The Tedeschi Trucks Band and opening act Alan Evans’ Playonbrother flooded the Bryce Jordan Center with sonic jams Tuesday night.
Alan Evans’ Playonbrother opened its set in fairly atypical fashion. Rather than launching immediately into music, drummer/singer Alan Evans (of funk-jazz trio Soulive) nonchalantly bantered with the audience and declared he forgot his setlist. The apparent disorganization in between songs led to a comfortable rapport with the audience.
Evans’ voice carried incredible strength while he delivered a thunderous performance on the drum kit. The solid three-piece — Evans, organist Kris Yunker and guitarist Danny Mayer — demonstrated a carefree attitude and laid-back nature throughout its performance. The musicians took the stage for an intensity-filled jam-fest and seemed to disappear as soon as they arrived.
After the trio left the stage, the crowd buzzed with anticipation for the reason for the evening . Finally, a sea of flannel and facial hair (mostly on the men) shifted to unveil the main event: the Tedeschi Trucks Band.
A wall of sound cocooned the audience in funky rhythms and infectious melodies set against a musical tapestry woven from southern Delta blues.
Opening with Motown hit “Are You Ready?” the answer was a resounding yes as the band rolled easily into “Made Up Mind.” The Tedeschi Trucks Band demonstrated a solid low end with a thumpy bass and an equally impressive horn section packed with talent.
Singer-guitarist Susan Tedeschi’s smooth and sultry voice seduced the audience with her opening note. Her vocals conjured images of Janis Joplin belting from her gut, pushing every fiber of her being into each emotionally drenched pitch. Not to be outdone, backup singers formed a solid canvas for Tedeschi’s masterful vocal landscaping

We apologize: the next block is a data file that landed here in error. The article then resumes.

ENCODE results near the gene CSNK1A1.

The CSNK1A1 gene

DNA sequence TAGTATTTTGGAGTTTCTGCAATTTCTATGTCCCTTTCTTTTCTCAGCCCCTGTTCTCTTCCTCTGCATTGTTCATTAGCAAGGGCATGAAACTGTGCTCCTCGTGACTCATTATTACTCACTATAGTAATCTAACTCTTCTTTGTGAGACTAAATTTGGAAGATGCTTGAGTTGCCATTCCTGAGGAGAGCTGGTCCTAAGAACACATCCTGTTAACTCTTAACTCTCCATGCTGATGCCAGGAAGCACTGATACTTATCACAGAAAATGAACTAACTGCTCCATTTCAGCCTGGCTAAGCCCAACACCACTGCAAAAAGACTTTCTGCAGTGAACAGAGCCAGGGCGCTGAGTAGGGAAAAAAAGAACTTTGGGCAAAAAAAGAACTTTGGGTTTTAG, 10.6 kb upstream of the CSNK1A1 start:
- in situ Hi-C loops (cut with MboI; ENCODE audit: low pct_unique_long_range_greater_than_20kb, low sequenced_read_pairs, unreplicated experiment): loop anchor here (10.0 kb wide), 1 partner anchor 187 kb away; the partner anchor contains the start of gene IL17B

Living legend and former Allman Brothers tour band member Derek Trucks on lead guitar delivered unbelievable licks and leads capable of raising rock ’n’ roll armies. Armed with superb technical skill, Trucks easily showcased that he’s the real deal, a virtuoso.
Humble in nature and reserved in stature, Trucks effortlessly graced the neck of the guitar like low-flying water fowl grazing the surface of a pristine lake without leaving a ripple. Simply put, you can take the brother out of the Allmans, but you’ll never take the Allman out of this brother.
Funky, relaxed vibes turned into hippie jam-fest grooves on a dime, and the audience strapped in for the ride. Riding tonal waves along smooth mood seas, the Tedeschi Trucks Band charted its own course as a force to be reckoned with. Chilled-out blues anthems seamlessly switched gears to uptempo staccatto-laden funk, proving the Tedeschi Trucks Band has the range to go and go.
The seemingly serene “Idle Wind” erupted into a powerhouse of soul and triumph and left the crowd hungry for more flute at a rock ’n’ roll show. The flute then led to a stunning synchronized (yes synchronized) drum solo. The two percussionists held down simultaneous drum beats all night.
In addition to being a great vocalist, Tedeschi has the lead-guitar chops to hang with anyone known in the business, including her husband. Covering blues classic “The Sky is Crying” with a bounced-up tempo somehow made it seem just as sad and desolate as when Stevie Ray Vaughan slowly belted it out decades ago. Tedeschi’s solos drew thunderous applause from the crowd, while Trucks laid down rhythm guitar to support his wife’s time in the six-string spotlight.
The band exceeded expectations at every turn and delivered one of the most memorable concerts in recent history. My only regret after seeing the Tedeschi Trucks’ live show is that I didn’t buy a ticket to see them again Thursday in Virginia.